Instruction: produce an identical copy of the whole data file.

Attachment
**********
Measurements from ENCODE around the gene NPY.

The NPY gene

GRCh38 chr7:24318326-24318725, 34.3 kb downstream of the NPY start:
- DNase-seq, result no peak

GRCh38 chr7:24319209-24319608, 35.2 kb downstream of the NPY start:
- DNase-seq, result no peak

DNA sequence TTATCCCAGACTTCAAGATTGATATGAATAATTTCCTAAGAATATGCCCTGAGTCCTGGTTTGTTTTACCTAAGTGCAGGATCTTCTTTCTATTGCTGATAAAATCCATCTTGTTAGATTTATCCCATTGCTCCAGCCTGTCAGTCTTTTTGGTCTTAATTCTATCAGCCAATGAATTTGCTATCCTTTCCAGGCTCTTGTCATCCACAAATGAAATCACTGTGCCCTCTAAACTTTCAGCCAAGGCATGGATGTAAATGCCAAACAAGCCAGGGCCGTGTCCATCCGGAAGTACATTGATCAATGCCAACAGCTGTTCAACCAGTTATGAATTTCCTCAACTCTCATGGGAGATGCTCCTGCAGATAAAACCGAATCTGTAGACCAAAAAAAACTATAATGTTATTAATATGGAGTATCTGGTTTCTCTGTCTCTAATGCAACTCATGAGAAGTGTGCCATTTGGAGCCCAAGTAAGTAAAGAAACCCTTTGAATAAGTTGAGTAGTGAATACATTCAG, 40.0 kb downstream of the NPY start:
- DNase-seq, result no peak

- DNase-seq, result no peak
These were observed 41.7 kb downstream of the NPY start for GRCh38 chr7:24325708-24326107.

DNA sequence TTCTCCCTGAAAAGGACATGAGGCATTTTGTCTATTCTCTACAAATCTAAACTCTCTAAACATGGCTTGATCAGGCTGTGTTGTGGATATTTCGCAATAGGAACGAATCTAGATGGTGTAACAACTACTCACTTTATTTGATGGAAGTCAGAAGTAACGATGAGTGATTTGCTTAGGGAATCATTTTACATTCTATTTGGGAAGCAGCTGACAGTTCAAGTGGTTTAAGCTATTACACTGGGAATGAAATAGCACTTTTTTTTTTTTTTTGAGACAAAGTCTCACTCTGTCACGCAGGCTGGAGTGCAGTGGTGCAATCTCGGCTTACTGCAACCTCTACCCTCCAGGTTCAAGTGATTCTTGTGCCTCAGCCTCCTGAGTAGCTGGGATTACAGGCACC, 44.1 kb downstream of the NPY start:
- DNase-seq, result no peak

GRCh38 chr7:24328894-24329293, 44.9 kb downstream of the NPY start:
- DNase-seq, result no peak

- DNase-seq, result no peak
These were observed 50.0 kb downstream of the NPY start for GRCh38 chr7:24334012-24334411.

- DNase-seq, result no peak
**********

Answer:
Measurements from ENCODE around the gene NPY.

The NPY gene

GRCh38 chr7:24318326-24318725, 34.3 kb downstream of the NPY start:
- DNase-seq, result no peak

GRCh38 chr7:24319209-24319608, 35.2 kb downstream of the NPY start:
- DNase-seq, result no peak

DNA sequence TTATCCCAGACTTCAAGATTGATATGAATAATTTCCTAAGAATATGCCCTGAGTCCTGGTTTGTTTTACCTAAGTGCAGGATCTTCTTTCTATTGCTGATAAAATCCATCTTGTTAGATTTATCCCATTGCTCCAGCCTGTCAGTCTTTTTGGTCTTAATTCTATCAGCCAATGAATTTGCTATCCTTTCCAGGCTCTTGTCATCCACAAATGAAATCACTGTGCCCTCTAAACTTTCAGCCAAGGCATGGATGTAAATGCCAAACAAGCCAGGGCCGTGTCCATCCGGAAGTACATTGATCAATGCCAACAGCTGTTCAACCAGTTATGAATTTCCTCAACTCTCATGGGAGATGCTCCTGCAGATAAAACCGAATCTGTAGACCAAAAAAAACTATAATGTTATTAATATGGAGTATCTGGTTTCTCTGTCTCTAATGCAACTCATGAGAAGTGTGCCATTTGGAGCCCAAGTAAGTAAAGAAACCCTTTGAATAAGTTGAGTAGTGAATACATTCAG, 40.0 kb downstream of the NPY start:
- DNase-seq, result no peak

- DNase-seq, result no peak
These were observed 41.7 kb downstream of the NPY start for GRCh38 chr7:24325708-24326107.

DNA sequence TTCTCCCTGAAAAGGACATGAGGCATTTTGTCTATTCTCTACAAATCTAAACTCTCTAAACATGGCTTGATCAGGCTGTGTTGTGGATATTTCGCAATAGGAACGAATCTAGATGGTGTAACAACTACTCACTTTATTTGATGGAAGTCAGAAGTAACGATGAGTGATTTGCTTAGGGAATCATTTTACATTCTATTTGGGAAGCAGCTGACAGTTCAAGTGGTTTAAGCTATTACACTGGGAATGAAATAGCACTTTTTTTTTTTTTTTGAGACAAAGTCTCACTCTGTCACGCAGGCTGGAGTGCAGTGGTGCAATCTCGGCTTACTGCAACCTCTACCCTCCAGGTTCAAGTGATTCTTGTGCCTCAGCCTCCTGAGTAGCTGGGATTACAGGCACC, 44.1 kb downstream of the NPY start:
- DNase-seq, result no peak

GRCh38 chr7:24328894-24329293, 44.9 kb downstream of the NPY start:
- DNase-seq, result no peak

- DNase-seq, result no peak
These were observed 50.0 kb downstream of the NPY start for GRCh38 chr7:24334012-24334411.

- DNase-seq, result no peak